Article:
There are about a thousand other things I could say about fair chase, but in the interest of staying focused and getting other work done today, I'll keep it at this.

Josh said...

Thanks, Cazadora! You are right about other, heavier weights than fair chase for some. I probably should have been more clear and said that fair chase is a sort of codified ethos within the community, and not the only one.

I also agree that we are "hardwired" to admire masters. It's just that, in hunting, that mastery has ethical undertones (wounding, personal danger, responsibility to the community, etc.) that don't exist in other endeavors, especially in those endeavors labeled "sport."

Tovar said...

Interesting post, Josh!

I’m with you on the ethical concerns inherent in various aspects of hunting: safety, survival of one’s community, the question of death and killing, the imperative to make the kill as swift as possible, and so on. I don’t think any conscientious person can separate hunting from ethical concerns.

And, yes, skill is crucial to the effective implementation of ethical practices in hunting.

From there, I’m not sure I follow your move to fair chase being “the impetus for improving one’s skill.”

Certainly many hunters, as they increase in skill, choose to limit themselves to simpler technologies (e.g. bow instead of gun, longbow instead of compound) or tactics (e.g. from the ground instead of from a treestand). This can be understood as a choice to increase the “fairness” of the chase. And we might well respect the hunter both for his or her skill AND for the choice of limitations.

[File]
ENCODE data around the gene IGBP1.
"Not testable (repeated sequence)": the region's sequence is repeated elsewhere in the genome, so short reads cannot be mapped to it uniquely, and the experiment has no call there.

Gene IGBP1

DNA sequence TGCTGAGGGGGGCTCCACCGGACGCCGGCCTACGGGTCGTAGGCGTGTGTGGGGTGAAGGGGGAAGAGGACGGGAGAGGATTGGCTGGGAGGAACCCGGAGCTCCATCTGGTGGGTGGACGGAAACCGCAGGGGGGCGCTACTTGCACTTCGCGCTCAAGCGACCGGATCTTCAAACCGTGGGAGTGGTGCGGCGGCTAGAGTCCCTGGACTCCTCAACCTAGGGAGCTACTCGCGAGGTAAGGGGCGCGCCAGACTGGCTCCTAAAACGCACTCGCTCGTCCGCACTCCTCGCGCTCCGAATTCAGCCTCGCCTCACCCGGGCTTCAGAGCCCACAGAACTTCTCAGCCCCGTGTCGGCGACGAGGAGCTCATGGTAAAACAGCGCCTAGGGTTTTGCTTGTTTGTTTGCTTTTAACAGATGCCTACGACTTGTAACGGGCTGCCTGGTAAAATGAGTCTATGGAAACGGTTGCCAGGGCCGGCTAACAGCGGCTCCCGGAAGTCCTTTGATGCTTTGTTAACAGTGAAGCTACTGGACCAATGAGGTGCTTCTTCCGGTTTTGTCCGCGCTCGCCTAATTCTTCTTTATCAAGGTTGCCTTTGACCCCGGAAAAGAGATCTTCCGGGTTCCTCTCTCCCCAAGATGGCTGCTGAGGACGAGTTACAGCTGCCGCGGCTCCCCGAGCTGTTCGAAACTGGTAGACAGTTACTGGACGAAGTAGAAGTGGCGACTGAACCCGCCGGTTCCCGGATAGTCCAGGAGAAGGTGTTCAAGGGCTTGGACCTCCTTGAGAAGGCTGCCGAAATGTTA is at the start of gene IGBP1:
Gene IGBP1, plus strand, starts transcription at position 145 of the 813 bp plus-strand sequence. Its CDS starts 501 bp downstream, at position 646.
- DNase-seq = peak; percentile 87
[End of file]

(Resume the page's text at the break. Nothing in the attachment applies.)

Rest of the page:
But did the hunter increase his or her skill IN ORDER TO make the chase fairer? I’m not sure. One could argue the opposite: that the chase is fairer when the hunter is clueless. An unskilled hunter is not safer or more merciful, but might be more easily eluded.

Whaddya think?

Tovar said...

P.S. Thinking on this a bit more, I guess you're arguing that hunters increase their skill in order to overcome the limitations imposed by fair chase (whether legally or by personal choice). And you're also arguing that fair chase came about, at least in part, as a way of making hunters develop skill. Yes?

Josh said...

Tovar, thanks for your comments here. 'Yes' to your second comment.

I think that hunters engage in fair chase practices in order to make the chase "fairer", because that is the flip-side of making the hunt more difficult.